Monitor should be bright, pleasant to eyes and clearly visible from all angles.
Today studying or working with one monitor is not very comfortable. We already work with two, three or even more monitors. This is obviously not for fun, but just a necessity. For example, on the first monitor we perform our work, and at the same time on the second monitor we communicate with colleagues, classmates or the teacher and watch what happens on the host’s monitor when the screen sharing mode is enabled. For those reasons I highly recommend to get used to working with two monitors already at the school age. In our case, the primary is a laptop monitor and the additional one is an external monitor, which could be much bigger and can be easily connected to a laptop when necessary. If you are lwlow in budget, you can also use any existing TV as a second monitor.
Almost all laptop monitors on the market come with liquid crystal displays (LCD). LCD displays with IPS technology provide the best viewing angles, but are slightly more expensive. The matt screen is more suitable for schoolchildren, as it provides better visibility in bright light, such as ceiling lights in school and in the sun. Buying a notebook with a touch screen is not a priority, as it is expensive and can be little used in practice.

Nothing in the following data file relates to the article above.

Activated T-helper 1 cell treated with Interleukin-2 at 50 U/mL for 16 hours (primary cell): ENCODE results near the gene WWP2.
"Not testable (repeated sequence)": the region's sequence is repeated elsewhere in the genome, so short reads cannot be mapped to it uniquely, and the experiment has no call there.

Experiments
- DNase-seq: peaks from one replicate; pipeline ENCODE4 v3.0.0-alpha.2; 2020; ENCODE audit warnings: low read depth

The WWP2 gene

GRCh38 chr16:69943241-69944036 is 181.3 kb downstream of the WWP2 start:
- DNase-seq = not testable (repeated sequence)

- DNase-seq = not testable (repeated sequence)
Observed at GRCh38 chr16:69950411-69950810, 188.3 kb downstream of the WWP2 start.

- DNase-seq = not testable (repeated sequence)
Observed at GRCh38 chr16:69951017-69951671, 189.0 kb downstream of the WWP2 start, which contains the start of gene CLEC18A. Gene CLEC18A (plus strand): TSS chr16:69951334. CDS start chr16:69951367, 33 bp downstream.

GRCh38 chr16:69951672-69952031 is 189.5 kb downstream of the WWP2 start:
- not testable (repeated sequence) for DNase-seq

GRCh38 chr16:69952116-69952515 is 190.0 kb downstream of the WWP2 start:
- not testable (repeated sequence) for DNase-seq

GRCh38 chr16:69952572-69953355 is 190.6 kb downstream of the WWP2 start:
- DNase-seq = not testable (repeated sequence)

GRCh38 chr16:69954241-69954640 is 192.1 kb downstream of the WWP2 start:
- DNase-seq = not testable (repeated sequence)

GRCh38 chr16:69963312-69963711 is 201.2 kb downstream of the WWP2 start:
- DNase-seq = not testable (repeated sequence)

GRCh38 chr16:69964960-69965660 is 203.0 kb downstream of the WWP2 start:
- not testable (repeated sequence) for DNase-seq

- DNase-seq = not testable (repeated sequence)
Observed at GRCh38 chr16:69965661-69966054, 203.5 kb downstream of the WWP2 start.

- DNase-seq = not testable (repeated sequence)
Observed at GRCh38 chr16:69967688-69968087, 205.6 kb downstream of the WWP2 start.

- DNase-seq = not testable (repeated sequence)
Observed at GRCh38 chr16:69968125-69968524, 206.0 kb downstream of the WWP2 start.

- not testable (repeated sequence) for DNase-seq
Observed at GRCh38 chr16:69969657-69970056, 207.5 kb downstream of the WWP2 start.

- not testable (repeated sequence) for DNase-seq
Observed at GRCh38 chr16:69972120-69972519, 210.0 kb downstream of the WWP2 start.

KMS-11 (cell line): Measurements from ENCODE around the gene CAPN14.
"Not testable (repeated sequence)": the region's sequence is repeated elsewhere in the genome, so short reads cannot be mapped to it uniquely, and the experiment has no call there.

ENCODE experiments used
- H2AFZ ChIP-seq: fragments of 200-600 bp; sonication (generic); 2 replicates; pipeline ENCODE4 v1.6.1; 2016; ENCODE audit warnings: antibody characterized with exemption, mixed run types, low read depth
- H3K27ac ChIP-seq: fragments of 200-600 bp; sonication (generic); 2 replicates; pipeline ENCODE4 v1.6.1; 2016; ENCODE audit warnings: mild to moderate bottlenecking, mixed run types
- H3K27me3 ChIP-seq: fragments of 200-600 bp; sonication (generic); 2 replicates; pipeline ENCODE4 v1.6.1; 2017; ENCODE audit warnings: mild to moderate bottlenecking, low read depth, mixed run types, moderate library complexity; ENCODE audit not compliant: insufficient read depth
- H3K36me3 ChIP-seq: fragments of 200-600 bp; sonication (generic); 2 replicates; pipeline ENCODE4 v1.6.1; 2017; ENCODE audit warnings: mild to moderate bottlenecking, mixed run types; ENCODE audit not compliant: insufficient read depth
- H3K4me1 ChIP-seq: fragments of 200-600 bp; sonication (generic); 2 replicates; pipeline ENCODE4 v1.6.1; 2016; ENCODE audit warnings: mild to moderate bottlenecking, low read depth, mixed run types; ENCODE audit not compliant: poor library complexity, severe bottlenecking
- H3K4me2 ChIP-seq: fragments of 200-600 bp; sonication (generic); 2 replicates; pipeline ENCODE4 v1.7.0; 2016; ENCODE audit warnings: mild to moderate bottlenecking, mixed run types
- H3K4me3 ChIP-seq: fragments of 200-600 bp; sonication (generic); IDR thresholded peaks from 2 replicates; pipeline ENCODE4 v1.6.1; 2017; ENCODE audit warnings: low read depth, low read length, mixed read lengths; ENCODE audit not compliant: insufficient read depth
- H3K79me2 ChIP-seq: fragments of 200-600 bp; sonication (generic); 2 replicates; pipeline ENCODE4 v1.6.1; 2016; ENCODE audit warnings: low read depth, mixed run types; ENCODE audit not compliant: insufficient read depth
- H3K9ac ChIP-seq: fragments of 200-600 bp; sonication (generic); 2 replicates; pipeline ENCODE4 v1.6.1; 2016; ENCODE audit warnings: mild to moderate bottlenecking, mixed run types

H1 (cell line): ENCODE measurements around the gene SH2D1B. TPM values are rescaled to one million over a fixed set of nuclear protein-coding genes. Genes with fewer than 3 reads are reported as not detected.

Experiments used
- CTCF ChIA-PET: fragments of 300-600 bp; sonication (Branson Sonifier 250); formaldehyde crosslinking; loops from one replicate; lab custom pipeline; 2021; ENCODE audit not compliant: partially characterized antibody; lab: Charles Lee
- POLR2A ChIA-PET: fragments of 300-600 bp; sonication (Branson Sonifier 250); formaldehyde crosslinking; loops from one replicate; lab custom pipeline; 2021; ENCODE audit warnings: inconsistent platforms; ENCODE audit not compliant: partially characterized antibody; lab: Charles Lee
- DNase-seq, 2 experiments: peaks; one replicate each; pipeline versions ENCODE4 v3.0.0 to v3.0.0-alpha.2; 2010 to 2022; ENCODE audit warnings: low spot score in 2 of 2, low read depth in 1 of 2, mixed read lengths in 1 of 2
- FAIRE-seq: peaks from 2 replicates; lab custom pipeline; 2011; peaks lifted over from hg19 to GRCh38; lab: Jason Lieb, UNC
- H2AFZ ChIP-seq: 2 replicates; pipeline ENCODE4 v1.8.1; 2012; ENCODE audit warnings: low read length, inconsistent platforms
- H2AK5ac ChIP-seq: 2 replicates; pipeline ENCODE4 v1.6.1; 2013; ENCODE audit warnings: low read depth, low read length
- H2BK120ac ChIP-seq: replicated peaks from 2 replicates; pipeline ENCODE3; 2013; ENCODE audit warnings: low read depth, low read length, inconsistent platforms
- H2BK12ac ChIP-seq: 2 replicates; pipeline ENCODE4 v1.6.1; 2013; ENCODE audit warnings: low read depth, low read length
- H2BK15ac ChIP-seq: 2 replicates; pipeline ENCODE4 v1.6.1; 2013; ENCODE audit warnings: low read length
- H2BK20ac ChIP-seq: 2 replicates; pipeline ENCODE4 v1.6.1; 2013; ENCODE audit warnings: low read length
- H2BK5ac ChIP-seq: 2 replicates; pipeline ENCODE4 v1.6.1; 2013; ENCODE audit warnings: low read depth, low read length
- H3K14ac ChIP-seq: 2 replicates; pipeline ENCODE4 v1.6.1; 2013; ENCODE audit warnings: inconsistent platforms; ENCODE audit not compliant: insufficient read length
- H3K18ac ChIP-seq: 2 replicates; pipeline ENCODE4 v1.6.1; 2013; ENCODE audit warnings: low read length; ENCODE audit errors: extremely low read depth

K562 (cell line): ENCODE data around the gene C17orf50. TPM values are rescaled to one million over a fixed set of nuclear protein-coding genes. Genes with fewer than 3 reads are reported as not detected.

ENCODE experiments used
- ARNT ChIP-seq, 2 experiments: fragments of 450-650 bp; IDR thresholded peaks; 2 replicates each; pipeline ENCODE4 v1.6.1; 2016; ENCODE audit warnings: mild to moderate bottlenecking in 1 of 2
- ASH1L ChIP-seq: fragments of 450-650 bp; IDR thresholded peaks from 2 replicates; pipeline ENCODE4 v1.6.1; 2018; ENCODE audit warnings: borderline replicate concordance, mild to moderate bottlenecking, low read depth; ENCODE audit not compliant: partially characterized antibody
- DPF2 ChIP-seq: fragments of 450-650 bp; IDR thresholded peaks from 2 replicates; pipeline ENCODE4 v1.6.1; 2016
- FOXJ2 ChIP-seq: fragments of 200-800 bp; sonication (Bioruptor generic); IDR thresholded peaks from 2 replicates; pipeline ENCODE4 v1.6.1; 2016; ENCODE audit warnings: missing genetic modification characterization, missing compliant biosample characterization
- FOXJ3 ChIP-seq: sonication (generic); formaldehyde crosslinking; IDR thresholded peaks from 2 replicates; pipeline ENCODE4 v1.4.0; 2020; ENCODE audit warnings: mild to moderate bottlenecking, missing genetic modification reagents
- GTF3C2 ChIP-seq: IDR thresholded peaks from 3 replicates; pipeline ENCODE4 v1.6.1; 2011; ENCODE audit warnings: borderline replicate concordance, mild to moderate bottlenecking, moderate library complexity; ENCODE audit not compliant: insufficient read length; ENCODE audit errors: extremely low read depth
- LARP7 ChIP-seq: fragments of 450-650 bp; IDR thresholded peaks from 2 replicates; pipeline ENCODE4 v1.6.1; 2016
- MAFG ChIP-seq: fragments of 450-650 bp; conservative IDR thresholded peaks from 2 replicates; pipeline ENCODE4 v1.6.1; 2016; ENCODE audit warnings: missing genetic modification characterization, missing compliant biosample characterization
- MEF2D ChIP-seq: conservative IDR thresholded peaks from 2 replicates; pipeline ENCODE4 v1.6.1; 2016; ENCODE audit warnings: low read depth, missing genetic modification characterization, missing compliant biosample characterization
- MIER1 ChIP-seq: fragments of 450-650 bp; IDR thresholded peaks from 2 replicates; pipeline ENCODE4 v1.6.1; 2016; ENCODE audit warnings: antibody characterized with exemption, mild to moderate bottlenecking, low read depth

When it comes to the size of notebook monitors, 15-inch monitors will be the best choice. 13-inch monitors are not very handy in practice, especially when it comes to image processing, video editing, web design, programming or presentation preparation. If weight minimization is still a priority, 14-inch notebooks have recently become popular, which can be a convenient compromise.
No worries about the memory size, better think about it’s quality.
PC’s and laptops have two main memories:
- RAM, whose main function is to store data currently used by open programs, and to “forget” that data when they are closed;
- permanent memory, which permanently stores system files, files of various applications and, of course, user’s files.
We recommend at least 8 GB of RAM (DDR4 type) for the school computer. With less RAM, it will be difficult to support multiple simultaneously open programs or websites, and they will run much slower. For permanent memory, the use of an SSD rather than an HDD is strongly recommended. SSDs are a next-generation memory technology that has no physically moving parts, so they work much faster. Thus, if you need to choose between for example 2 terabytes (2048 gigabytes) of hard disk drive or 256 gigabytes of SSD, then, despite its size, the second option is significantly better. It is important to know that using an SSD has a tangible positive impact on your computer’s speed even more than choosing a powerful processor. For system file storage it is better to have M.2 format SSD than ordinary SATA SSD.